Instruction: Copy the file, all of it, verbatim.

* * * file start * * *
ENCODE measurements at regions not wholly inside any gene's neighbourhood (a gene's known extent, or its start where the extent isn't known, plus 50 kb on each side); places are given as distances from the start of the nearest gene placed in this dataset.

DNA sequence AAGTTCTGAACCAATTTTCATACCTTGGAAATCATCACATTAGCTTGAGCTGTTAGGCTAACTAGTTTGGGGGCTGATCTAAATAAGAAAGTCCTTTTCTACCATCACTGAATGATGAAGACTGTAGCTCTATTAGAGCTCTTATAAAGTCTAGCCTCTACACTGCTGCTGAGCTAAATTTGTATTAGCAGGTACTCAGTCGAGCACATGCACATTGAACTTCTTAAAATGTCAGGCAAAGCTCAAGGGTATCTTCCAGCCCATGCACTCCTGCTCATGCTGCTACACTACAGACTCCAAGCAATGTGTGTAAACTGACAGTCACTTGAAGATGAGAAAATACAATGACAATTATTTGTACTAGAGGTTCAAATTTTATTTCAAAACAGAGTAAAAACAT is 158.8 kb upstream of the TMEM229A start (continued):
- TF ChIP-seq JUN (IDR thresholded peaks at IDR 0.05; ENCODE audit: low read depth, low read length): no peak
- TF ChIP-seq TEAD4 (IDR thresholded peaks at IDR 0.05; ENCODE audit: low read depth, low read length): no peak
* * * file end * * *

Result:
ENCODE measurements at regions not wholly inside any gene's neighbourhood (a gene's known extent, or its start where the extent isn't known, plus 50 kb on each side); places are given as distances from the start of the nearest gene placed in this dataset.

DNA sequence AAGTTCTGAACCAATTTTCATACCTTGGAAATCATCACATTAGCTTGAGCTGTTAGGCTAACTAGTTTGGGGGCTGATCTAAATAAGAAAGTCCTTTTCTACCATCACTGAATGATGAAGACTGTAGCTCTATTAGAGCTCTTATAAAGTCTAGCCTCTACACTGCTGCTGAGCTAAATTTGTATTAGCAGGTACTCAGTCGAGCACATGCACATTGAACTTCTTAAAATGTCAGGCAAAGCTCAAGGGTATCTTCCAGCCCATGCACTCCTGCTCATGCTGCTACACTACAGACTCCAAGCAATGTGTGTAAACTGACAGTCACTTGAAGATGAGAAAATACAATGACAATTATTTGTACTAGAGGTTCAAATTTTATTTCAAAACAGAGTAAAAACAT is 158.8 kb upstream of the TMEM229A start (continued):
- TF ChIP-seq JUN (IDR thresholded peaks at IDR 0.05; ENCODE audit: low read depth, low read length): no peak
- TF ChIP-seq TEAD4 (IDR thresholded peaks at IDR 0.05; ENCODE audit: low read depth, low read length): no peak